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ROBERT SIEGEL, host: Andrew Hill has been called a legend and a mystery. Many Jazz lovers know the pianist and composer as a master. He died today at the age of 75, several years after he'd been diagnosed with lung cancer. NPR's Lynn Neary has this remembrance.

NEARY: Andrew Hill studied with one of the great 20th-Century classical composers, Paul Hindemith. While still a teenager, he played with jazz greats including Charlie Parker and Miles Davis. He was an accompanist for singer Dinah Washington.

Blue Note Records Founder, Alfred Lion, who produced Hill's first recordings in the 1960s, called him: my last great protege.

(Soundbite of music)

NEARY: And thru it all, says record producer Michael Cuscuna, Andrew Hill remain an enigma.

MICHAEL CUSCUNA (Record Producer): Enigmatic is the perfect word for Andrew. Like a lot of bright people, when you had a conversation with them, you had to stay on your feet because he would often be thinking so fast that he might skip three paragraphs in talking to you. You'd have to really hang on for dear life to follow the concepts that he's talking about. It's kind of like listening to James Joyce being read aloud.

NEARY: Hill's music was unique says Cuscuna.

MR. CUSCUNA: He had a different way of looking at things. A completely different view point - not unlike Thelonious Monk or Herbie Nichols - people that just develop their own vocabulary. And like Herbie Nichols or the Thelonious Monk, there was no mistaking four bars of Andrew Hill piano, or a Andrew Hill composition. There was no mistaking them.

(Soundbite of music)

NEARY: Hill recorded a number of groundbreaking albums for Blue Note between 1963 and 1970. And though his work was always critically acclaimed and admired by musician, he never achieved the popularity that many though he deserved. In an interview with NPR in 2000, Hill said that never bothered him.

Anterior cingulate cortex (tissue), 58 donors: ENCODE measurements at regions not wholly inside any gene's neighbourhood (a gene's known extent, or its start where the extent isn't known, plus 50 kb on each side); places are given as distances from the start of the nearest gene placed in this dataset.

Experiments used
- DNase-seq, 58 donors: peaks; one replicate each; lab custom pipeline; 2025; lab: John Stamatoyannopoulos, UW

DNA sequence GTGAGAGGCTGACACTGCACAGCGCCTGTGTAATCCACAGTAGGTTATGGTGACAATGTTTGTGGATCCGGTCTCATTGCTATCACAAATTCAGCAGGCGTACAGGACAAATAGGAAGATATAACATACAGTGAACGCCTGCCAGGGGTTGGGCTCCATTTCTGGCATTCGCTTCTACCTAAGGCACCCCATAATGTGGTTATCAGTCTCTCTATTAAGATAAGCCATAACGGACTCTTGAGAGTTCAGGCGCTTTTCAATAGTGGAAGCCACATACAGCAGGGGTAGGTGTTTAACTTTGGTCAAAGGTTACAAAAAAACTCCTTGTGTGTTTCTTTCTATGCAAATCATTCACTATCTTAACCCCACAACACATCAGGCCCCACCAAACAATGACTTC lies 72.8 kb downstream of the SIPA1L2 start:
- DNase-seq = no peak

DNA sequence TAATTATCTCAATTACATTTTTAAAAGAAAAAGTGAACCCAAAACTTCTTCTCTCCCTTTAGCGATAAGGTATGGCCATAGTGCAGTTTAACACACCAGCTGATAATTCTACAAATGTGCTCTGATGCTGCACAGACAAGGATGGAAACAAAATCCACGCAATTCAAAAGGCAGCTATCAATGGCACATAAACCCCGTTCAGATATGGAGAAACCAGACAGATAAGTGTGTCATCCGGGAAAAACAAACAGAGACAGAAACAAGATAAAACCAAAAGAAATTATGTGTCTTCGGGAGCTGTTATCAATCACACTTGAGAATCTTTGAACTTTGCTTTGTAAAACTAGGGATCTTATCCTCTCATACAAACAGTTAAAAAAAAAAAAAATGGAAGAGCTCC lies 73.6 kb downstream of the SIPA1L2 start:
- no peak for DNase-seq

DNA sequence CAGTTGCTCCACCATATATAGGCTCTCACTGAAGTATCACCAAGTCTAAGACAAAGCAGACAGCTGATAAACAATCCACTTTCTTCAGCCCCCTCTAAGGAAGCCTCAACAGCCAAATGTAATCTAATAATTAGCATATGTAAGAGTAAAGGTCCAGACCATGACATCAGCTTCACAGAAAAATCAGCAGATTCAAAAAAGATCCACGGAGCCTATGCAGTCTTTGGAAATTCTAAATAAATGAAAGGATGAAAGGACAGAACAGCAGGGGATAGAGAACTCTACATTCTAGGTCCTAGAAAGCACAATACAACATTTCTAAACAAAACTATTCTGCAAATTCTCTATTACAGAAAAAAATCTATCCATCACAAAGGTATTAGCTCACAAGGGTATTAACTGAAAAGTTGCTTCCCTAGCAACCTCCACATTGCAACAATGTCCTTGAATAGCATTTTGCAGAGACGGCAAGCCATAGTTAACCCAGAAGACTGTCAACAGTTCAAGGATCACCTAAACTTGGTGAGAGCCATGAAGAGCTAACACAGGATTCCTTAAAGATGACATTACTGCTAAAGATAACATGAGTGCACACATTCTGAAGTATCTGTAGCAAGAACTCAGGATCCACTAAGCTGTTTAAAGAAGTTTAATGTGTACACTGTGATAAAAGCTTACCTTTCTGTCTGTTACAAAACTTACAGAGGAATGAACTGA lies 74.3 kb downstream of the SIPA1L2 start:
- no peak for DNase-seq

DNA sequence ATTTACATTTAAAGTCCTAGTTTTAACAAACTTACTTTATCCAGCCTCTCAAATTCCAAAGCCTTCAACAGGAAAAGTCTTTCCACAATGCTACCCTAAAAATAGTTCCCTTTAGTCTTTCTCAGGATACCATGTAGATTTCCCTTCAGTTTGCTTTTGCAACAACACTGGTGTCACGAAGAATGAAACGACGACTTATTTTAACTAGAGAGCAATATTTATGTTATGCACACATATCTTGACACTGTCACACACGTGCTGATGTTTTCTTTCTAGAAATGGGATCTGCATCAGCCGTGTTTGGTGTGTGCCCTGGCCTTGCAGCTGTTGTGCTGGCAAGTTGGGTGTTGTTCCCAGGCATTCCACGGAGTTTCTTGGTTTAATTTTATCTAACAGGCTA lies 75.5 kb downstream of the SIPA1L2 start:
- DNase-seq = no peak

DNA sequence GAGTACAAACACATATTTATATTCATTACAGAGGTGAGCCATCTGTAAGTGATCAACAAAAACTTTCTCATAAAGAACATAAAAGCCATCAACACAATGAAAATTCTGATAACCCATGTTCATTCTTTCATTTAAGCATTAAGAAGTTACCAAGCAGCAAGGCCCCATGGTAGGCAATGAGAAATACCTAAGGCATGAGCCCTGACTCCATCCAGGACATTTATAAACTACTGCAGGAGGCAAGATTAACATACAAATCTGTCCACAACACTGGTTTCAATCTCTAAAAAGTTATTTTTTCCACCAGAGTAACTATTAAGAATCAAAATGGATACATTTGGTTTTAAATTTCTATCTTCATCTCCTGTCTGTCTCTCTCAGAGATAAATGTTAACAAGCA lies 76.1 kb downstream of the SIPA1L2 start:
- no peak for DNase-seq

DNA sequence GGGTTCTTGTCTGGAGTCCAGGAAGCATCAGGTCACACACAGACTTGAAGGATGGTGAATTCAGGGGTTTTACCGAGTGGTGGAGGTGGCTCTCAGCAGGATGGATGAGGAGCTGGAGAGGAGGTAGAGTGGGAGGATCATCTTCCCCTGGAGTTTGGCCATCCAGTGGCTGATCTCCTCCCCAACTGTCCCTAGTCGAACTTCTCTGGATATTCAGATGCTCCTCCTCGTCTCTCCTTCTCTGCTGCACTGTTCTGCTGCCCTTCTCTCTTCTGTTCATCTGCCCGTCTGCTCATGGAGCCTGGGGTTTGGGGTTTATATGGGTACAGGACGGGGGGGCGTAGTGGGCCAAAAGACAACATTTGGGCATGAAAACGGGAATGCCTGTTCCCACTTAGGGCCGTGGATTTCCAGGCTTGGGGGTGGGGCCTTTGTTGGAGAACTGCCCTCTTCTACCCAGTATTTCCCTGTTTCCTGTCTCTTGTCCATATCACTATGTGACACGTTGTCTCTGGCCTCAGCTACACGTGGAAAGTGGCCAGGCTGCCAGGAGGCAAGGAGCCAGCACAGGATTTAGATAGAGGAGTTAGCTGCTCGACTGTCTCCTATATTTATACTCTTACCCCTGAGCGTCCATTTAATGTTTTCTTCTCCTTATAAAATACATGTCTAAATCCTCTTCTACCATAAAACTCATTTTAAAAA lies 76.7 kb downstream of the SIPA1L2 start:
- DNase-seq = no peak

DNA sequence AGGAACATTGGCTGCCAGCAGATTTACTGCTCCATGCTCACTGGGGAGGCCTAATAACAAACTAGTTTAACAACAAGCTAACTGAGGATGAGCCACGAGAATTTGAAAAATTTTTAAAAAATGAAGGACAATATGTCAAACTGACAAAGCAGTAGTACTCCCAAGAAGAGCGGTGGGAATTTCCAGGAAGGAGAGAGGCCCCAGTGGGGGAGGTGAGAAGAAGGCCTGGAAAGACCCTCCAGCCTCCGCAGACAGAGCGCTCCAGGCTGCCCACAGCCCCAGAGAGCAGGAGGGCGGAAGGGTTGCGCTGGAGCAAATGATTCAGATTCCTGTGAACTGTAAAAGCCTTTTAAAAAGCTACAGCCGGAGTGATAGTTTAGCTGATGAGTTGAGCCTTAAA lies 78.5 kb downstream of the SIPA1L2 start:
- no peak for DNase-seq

ANDREW HILL (Jazz Pianist): Public acceptance is such a fickle thing because in one period, people like you, one period, they don't like you. But the dividends from what I did in the '60s have really helped me. IN the 60s I said I don't want to live to be young man. And my only experience would be playing and living in New York. So I really don't feel anything about that because in my life I said, well, I have been blessed.

(Soundbite of music)

NEARY: For a ling time, Hill dropped from view entirely. He taught at Portland State University, gave master classes at NYU and continued to compose and perform. Then, starting in 1989, he began recording again. Cuscuna says Hill's absence from the music scene increased people's curiosity about him.

MR. CUSCUNA: When he finally resurfaced, suddenly there was a lot of interest in his music. And I think that was because he had been given this air of mystery. It's having disappeared and then, what ever happened to Andrew Hill? And I think that helped his recognition in the last 15 years of his life.

NEARY: In the end, says Cuscuna, Andrew Hill was playing the packed houses and got both the critical and audience recognition he so justly deserved. Lynn Neary, NPR News, Washington.

SIEGEL: You can hear more music by Andrew Hill - including a concert performance in Lincoln Center at npr.org.

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